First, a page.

Revolutionizing Climate Solutions

2030 Climate Challenge
Envionmental Quality, Protection & Beautification
Science and Technology Research Institutes/Services
Economic Opportunity/Mobility

Steeped in technology solutions to climate change, the Renewable Thermal Collaborative is building a community to transform industry. The Renewable Thermal Collaborative (RTC), which in 2021 received $10 million in the Lever for Change 2030 Climate Challenge, has used the funding to step into a particularly daunting area of the climate change landscape.

Three smoke stacks rise in the lower lefthand corner from a polluted atmosphere. The Sun and blue sky are seen in the background.

Jointly managed by the Center for Climate and Energy Solutions, David Gardiner and Associates, and the World Wildlife Fund (WWF), the RTC is working to slash industrial thermal emissions in the U.S. by 30 percent this decade.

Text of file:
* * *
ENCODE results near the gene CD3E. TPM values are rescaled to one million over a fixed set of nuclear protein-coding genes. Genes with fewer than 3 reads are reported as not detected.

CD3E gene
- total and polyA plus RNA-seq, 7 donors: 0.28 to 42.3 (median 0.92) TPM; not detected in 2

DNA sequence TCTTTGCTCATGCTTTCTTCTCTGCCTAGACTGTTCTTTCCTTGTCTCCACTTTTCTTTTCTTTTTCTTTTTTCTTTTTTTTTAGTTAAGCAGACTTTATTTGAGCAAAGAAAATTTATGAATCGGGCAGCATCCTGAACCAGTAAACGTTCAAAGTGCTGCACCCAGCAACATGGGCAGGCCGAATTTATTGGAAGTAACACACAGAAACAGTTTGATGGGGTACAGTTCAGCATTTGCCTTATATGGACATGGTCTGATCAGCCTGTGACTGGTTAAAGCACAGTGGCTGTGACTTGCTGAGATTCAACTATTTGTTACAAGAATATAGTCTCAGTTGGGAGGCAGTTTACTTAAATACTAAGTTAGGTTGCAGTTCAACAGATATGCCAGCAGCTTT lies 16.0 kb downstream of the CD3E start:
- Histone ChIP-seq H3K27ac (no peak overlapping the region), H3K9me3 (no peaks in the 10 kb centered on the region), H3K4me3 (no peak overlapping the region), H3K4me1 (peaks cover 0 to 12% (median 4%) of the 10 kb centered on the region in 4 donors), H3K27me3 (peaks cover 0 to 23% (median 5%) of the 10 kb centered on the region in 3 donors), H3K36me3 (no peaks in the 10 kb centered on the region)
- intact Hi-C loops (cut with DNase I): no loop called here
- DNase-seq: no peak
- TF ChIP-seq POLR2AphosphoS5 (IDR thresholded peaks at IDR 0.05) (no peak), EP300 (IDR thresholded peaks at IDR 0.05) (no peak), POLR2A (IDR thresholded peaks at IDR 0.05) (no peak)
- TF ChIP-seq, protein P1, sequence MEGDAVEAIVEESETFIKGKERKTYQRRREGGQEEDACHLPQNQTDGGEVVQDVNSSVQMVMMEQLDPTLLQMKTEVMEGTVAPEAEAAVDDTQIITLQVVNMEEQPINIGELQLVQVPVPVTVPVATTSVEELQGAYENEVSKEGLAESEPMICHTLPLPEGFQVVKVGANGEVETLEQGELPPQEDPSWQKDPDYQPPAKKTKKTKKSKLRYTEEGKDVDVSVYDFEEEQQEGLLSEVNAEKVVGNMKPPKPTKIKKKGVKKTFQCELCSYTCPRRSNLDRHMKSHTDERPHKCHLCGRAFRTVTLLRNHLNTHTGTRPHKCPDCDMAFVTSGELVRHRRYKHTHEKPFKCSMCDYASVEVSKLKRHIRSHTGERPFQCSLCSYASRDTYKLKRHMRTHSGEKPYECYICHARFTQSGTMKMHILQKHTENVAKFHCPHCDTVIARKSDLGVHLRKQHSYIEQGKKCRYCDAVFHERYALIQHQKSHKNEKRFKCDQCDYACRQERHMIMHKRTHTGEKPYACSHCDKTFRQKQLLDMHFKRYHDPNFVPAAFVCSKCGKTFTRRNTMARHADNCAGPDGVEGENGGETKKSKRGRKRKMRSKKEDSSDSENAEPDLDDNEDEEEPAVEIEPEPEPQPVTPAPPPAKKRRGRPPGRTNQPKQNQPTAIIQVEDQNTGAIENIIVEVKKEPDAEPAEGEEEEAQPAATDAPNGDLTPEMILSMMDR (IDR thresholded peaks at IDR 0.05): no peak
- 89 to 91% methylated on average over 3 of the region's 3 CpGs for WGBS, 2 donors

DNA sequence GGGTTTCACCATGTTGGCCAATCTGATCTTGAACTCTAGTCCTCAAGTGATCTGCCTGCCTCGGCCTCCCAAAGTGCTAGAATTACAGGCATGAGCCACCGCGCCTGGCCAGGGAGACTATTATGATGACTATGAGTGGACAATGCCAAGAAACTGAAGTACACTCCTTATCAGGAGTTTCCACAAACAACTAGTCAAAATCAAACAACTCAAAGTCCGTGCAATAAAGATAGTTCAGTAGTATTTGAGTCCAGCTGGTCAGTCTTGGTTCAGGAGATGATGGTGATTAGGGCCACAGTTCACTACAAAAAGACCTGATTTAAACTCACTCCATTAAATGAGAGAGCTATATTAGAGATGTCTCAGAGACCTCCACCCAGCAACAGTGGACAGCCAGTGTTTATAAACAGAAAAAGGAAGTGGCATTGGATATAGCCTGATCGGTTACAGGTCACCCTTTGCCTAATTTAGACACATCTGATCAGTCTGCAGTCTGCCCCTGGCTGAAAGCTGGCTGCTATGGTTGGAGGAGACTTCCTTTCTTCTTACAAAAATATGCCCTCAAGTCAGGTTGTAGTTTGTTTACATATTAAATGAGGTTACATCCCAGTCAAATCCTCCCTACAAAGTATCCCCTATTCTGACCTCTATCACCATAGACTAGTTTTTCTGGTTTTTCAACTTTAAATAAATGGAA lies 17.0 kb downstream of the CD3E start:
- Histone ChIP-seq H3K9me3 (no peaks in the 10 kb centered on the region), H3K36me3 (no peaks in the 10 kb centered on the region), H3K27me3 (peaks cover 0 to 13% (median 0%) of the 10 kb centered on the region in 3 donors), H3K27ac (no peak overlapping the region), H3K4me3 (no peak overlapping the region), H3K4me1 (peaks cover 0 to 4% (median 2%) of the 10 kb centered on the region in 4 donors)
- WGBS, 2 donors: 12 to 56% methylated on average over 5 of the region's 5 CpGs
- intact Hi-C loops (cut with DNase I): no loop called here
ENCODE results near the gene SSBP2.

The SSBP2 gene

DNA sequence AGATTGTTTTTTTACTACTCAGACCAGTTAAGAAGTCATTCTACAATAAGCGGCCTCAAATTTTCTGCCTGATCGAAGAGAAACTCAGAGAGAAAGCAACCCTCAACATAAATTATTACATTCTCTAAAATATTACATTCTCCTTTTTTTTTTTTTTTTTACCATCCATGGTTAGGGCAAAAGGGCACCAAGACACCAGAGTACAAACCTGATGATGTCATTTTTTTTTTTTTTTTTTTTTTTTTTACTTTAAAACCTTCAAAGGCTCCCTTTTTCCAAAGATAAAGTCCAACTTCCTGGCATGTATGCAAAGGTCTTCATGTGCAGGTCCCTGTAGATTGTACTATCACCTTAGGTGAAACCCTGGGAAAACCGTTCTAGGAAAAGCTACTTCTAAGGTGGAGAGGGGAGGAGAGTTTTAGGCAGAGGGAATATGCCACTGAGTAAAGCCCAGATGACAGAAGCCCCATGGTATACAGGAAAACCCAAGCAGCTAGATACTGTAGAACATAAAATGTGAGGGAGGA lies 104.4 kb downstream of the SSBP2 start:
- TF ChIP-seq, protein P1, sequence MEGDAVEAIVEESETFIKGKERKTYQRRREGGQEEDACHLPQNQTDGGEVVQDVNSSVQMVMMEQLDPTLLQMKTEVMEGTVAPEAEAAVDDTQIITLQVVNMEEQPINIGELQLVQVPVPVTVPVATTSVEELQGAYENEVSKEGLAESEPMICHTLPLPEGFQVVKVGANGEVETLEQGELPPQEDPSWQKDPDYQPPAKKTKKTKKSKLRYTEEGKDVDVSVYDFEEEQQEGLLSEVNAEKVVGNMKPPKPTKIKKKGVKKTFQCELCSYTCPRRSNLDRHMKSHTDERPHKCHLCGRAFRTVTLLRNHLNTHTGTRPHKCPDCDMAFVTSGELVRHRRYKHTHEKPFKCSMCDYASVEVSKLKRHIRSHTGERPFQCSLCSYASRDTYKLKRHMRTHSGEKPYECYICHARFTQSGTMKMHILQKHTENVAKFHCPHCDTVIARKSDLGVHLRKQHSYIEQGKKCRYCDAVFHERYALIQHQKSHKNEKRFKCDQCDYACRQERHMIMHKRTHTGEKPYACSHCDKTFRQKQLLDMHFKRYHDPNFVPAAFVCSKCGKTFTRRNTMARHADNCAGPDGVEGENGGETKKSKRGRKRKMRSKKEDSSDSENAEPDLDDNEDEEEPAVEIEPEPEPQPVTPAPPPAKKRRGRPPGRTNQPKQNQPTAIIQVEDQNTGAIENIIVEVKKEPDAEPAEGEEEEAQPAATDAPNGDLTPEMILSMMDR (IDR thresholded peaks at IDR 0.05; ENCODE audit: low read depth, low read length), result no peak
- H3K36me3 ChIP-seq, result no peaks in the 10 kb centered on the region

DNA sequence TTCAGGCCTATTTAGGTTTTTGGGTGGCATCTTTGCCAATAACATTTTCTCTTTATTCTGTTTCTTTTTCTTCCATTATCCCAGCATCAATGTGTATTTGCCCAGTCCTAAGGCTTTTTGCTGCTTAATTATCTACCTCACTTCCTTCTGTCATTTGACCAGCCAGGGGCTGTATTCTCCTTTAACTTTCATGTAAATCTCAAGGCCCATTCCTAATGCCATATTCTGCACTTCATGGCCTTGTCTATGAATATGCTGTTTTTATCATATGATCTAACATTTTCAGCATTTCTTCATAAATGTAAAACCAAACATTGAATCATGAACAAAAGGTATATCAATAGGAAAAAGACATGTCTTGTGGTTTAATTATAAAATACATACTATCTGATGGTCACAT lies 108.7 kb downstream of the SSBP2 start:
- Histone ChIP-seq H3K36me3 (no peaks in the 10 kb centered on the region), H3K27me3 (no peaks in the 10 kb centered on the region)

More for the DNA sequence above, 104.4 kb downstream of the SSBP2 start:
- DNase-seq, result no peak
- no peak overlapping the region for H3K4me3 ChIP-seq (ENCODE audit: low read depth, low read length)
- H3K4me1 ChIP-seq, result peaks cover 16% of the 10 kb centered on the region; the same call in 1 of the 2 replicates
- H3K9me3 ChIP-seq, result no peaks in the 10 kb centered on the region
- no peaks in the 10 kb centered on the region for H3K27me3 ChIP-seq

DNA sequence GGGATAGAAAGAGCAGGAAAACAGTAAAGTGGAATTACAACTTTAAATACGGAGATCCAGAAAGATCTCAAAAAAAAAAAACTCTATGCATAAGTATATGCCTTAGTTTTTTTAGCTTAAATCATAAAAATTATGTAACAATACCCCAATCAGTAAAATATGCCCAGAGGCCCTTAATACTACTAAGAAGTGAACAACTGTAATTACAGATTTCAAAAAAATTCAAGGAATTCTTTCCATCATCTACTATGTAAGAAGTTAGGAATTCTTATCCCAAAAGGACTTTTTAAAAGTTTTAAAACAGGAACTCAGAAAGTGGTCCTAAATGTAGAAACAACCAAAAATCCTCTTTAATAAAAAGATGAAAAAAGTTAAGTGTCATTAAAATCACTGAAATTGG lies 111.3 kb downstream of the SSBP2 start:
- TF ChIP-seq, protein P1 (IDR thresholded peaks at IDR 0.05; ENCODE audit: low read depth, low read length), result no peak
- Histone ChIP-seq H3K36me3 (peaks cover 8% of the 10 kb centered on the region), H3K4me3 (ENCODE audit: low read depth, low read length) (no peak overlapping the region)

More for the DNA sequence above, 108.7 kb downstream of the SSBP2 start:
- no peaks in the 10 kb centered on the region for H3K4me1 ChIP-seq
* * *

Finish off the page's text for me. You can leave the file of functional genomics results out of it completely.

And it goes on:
That goal requires the RTC to take a deep dive into science, engineering, technology, and policy. Distilling all that and communicating the importance of the RTC’s work in a compelling way to a large audience is challenging.

And yet, when the sometimes-dense context is peeled back, the RTC’s role is relatively straightforward: It narrows the gap between technology that solves an intractable, global problem and the widespread use of that technology.

“Where the RTC fits is sort of a niche area,” said Daniel Riley, a Director on the Climate and Energy Team with WWF. “But it's an important area because it's been so long overlooked and is now gaining more attention.”

Industrial production—think manufacturing, making iron and steel, processing food and beverages, refining and chemicals production—accounts for 12.5 percent of U.S. greenhouse gas emissions in the U.S., which cause the planet to get hotter and change our climate.

The United Nations calls climate change “the single biggest health threat facing humanity,” and estimates that more than 90 percent of people breathe unhealthy levels of air pollution, largely from the burning of fossil fuels. The poorest and most vulnerable are hit the hardest.